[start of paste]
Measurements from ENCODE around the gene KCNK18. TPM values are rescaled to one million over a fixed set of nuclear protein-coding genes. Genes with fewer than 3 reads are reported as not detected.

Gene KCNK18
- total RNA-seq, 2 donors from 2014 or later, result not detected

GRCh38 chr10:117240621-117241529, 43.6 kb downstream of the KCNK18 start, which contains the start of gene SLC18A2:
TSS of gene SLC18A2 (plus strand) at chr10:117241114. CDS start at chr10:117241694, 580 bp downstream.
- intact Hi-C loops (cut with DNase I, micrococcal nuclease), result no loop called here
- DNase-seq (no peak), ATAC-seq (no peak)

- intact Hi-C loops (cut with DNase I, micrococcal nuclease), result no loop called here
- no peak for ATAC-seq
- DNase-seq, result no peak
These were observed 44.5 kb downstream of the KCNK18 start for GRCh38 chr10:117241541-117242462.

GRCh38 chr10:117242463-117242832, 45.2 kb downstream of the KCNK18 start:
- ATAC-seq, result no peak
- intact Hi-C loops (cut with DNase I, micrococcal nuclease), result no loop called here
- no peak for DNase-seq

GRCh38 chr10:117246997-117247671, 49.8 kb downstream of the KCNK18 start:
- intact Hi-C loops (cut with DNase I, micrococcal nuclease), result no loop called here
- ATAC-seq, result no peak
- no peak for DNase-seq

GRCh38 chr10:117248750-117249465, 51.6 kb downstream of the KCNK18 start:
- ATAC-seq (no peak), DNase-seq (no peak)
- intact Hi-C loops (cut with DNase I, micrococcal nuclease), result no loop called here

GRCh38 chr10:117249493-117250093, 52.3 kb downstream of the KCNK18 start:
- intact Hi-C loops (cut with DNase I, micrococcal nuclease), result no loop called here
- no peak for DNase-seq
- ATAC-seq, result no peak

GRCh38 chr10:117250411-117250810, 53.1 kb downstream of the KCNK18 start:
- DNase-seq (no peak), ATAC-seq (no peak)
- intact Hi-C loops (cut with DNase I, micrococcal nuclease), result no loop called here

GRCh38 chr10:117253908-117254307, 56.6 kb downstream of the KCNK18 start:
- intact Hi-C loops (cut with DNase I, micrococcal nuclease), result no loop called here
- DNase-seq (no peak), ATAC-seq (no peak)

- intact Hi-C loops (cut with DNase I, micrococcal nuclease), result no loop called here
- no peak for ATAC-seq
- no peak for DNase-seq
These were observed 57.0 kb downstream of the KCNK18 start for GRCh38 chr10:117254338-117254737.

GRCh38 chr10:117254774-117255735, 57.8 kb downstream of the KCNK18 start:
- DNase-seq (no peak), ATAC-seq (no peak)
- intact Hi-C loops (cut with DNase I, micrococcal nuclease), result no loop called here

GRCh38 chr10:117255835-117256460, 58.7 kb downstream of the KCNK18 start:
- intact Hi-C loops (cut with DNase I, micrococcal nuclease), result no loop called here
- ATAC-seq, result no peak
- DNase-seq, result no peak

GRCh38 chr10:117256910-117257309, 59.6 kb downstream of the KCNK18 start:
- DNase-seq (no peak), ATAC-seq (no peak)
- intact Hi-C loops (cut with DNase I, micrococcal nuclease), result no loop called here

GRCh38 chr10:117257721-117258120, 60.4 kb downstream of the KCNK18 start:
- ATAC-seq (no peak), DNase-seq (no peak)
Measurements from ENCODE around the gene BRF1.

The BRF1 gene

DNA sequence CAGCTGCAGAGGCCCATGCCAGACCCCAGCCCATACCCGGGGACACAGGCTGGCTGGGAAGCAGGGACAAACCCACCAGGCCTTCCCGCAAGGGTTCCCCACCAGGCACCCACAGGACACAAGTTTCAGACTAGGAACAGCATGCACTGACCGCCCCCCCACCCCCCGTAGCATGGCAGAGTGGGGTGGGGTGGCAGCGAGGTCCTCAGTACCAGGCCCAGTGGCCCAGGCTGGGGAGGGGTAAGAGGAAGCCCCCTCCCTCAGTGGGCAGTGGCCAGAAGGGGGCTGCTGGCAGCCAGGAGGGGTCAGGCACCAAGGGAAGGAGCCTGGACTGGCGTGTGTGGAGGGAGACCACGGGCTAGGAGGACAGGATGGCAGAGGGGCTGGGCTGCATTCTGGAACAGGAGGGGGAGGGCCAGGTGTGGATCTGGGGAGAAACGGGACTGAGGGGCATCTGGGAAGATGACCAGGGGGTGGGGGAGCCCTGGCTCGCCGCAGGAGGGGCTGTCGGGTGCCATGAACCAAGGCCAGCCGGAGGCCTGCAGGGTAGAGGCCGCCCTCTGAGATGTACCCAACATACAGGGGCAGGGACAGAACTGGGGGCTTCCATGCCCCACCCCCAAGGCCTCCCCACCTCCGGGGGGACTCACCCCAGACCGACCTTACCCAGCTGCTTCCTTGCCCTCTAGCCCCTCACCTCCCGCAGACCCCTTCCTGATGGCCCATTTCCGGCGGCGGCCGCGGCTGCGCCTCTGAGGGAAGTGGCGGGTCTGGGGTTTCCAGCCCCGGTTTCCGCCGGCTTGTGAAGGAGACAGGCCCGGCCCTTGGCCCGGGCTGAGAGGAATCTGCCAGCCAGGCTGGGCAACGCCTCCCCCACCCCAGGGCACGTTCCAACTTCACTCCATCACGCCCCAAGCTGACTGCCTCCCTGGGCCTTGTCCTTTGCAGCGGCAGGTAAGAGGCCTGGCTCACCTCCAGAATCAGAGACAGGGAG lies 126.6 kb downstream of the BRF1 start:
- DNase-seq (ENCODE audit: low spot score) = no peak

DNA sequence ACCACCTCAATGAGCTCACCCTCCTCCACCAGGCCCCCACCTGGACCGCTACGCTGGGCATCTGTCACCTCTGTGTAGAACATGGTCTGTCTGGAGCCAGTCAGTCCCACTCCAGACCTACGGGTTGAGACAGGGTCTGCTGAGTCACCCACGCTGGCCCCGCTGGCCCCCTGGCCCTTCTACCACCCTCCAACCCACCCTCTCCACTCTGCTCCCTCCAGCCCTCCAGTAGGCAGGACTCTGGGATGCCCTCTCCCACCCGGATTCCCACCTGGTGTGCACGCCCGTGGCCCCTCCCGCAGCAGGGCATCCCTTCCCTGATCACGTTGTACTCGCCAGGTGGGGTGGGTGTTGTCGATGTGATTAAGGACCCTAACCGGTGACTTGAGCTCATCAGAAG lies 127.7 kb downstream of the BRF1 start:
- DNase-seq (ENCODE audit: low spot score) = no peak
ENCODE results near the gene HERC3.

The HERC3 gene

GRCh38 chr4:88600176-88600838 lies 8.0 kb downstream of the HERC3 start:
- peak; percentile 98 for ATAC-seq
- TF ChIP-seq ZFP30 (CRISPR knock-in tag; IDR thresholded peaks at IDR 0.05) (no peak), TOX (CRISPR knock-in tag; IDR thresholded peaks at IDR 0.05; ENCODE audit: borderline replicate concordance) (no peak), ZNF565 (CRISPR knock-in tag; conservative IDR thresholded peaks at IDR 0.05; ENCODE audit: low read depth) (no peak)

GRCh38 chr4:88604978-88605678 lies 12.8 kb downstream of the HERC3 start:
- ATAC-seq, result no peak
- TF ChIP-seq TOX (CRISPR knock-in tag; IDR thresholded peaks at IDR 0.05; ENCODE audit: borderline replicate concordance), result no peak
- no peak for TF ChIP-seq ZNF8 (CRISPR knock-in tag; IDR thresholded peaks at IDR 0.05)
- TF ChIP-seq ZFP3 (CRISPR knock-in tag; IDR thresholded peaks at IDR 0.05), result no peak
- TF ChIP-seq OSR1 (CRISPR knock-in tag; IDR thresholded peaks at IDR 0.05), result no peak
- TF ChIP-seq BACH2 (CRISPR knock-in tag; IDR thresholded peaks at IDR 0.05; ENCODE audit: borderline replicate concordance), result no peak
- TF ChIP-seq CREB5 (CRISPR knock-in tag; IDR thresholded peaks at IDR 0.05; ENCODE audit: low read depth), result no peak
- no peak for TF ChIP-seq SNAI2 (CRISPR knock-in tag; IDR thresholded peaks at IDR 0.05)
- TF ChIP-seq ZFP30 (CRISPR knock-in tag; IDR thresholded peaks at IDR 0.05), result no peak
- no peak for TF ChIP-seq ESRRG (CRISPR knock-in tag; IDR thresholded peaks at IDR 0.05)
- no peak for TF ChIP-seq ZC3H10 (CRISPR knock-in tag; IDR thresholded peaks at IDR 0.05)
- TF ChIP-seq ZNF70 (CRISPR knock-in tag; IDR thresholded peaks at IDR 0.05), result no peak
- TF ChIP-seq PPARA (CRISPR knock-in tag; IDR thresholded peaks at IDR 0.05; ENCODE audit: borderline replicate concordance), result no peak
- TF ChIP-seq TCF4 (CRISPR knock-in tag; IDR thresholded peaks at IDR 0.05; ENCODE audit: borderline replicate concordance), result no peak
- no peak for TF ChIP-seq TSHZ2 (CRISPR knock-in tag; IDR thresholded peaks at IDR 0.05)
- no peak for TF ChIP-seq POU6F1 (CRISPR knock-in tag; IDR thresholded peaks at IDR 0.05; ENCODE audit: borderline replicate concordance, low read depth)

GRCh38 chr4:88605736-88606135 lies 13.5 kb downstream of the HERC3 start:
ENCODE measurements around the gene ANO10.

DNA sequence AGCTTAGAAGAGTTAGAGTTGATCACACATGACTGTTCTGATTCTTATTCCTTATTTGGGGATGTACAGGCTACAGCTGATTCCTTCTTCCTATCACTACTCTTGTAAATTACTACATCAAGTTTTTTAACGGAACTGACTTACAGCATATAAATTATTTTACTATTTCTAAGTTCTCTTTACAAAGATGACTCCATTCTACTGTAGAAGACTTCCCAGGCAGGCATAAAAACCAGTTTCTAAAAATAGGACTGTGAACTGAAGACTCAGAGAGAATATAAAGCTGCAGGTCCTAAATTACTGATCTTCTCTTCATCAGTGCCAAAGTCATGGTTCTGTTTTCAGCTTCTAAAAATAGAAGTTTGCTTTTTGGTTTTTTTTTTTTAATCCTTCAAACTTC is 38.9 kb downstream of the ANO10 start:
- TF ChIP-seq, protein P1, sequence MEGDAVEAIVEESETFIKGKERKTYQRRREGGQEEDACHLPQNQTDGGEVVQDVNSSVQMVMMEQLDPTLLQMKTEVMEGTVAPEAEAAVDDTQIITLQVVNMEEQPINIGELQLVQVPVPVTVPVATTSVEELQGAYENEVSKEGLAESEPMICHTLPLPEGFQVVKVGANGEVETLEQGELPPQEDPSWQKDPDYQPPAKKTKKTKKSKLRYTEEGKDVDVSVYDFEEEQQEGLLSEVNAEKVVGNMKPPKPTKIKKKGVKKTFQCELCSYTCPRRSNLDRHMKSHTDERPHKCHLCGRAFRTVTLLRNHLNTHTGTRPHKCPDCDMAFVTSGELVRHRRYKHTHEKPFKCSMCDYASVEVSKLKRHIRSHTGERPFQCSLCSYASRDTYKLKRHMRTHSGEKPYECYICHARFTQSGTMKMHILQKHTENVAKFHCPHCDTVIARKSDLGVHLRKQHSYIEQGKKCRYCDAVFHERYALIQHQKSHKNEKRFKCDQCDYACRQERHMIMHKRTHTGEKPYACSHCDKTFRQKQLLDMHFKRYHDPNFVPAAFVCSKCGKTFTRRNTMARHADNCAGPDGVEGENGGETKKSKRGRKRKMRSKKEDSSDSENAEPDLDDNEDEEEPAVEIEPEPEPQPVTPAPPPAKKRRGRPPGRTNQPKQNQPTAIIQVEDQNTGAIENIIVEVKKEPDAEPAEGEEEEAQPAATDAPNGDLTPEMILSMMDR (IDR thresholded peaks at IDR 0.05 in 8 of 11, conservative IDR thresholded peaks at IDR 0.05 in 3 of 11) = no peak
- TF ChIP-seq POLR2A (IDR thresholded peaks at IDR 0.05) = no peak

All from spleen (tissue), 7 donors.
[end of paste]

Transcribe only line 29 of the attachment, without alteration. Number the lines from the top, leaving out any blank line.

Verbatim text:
- intact Hi-C loops (cut with DNase I, micrococcal nuclease), result no loop called here